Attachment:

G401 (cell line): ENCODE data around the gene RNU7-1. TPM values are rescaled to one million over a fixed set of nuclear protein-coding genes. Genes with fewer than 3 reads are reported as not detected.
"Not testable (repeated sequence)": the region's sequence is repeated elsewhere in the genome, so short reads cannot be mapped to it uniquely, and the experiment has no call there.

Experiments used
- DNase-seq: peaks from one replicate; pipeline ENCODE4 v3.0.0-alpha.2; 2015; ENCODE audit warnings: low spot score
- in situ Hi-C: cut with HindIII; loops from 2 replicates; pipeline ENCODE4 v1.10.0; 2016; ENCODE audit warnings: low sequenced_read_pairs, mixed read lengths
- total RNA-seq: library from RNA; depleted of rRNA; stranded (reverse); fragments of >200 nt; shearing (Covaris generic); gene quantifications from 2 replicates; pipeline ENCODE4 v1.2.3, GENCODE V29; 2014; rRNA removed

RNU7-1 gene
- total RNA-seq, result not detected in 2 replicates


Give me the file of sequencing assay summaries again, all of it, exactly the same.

G401 (cell line): ENCODE data around the gene RNU7-1. TPM values are rescaled to one million over a fixed set of nuclear protein-coding genes. Genes with fewer than 3 reads are reported as not detected.
"Not testable (repeated sequence)": the region's sequence is repeated elsewhere in the genome, so short reads cannot be mapped to it uniquely, and the experiment has no call there.

Experiments used
- DNase-seq: peaks from one replicate; pipeline ENCODE4 v3.0.0-alpha.2; 2015; ENCODE audit warnings: low spot score
- in situ Hi-C: cut with HindIII; loops from 2 replicates; pipeline ENCODE4 v1.10.0; 2016; ENCODE audit warnings: low sequenced_read_pairs, mixed read lengths
- total RNA-seq: library from RNA; depleted of rRNA; stranded (reverse); fragments of >200 nt; shearing (Covaris generic); gene quantifications from 2 replicates; pipeline ENCODE4 v1.2.3, GENCODE V29; 2014; rRNA removed

RNU7-1 gene
- total RNA-seq, result not detected in 2 replicates